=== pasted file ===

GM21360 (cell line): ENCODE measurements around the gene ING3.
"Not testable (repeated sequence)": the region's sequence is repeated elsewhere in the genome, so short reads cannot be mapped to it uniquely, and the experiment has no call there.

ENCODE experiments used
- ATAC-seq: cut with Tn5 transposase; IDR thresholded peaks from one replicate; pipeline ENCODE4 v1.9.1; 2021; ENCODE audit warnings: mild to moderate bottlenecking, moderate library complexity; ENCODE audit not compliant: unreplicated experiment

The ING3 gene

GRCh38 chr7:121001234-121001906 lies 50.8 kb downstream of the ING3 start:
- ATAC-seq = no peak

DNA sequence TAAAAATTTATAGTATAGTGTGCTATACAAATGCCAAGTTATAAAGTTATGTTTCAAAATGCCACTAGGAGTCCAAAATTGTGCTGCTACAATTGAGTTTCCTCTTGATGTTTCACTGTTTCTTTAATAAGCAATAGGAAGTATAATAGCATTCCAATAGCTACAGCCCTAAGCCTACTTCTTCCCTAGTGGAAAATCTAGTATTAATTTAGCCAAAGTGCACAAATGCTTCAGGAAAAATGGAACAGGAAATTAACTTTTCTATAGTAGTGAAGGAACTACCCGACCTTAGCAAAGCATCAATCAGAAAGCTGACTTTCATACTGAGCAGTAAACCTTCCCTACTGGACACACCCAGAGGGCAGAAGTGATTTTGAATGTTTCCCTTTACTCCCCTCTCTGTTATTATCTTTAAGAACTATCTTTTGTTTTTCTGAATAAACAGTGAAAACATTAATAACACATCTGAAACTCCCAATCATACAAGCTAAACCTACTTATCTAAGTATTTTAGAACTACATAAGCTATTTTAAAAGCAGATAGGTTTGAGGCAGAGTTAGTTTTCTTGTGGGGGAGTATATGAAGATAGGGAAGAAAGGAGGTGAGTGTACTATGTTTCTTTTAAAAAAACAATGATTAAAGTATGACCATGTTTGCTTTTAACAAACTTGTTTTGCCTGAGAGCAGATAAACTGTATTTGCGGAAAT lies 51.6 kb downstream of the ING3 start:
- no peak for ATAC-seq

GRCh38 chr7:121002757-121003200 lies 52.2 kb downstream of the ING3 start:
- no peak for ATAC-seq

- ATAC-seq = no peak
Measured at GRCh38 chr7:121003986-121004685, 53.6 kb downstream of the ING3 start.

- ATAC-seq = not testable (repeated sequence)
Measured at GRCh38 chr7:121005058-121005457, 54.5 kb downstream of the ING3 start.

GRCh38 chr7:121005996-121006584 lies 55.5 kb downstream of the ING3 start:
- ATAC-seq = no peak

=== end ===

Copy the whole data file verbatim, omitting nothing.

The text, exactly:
GM21360 (cell line): ENCODE measurements around the gene ING3.
"Not testable (repeated sequence)": the region's sequence is repeated elsewhere in the genome, so short reads cannot be mapped to it uniquely, and the experiment has no call there.

ENCODE experiments used
- ATAC-seq: cut with Tn5 transposase; IDR thresholded peaks from one replicate; pipeline ENCODE4 v1.9.1; 2021; ENCODE audit warnings: mild to moderate bottlenecking, moderate library complexity; ENCODE audit not compliant: unreplicated experiment

The ING3 gene

GRCh38 chr7:121001234-121001906 lies 50.8 kb downstream of the ING3 start:
- ATAC-seq = no peak

DNA sequence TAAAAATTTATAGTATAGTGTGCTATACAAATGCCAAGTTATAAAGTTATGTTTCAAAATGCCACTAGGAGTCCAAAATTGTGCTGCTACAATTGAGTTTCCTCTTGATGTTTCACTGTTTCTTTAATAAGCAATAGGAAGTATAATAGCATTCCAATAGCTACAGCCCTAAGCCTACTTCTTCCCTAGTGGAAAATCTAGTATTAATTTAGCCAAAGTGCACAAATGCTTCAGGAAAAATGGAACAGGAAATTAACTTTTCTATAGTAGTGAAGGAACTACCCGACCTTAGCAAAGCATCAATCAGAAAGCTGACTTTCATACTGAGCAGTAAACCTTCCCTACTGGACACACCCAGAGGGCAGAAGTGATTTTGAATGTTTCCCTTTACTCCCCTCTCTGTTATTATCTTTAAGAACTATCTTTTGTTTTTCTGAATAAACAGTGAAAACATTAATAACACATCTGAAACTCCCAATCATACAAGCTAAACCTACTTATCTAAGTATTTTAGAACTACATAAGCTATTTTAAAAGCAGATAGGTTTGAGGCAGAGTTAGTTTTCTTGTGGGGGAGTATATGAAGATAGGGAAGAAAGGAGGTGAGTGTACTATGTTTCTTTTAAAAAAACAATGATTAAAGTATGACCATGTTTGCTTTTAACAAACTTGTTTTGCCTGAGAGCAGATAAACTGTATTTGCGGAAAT lies 51.6 kb downstream of the ING3 start:
- no peak for ATAC-seq

GRCh38 chr7:121002757-121003200 lies 52.2 kb downstream of the ING3 start:
- no peak for ATAC-seq

- ATAC-seq = no peak
Measured at GRCh38 chr7:121003986-121004685, 53.6 kb downstream of the ING3 start.

- ATAC-seq = not testable (repeated sequence)
Measured at GRCh38 chr7:121005058-121005457, 54.5 kb downstream of the ING3 start.

GRCh38 chr7:121005996-121006584 lies 55.5 kb downstream of the ING3 start:
- ATAC-seq = no peak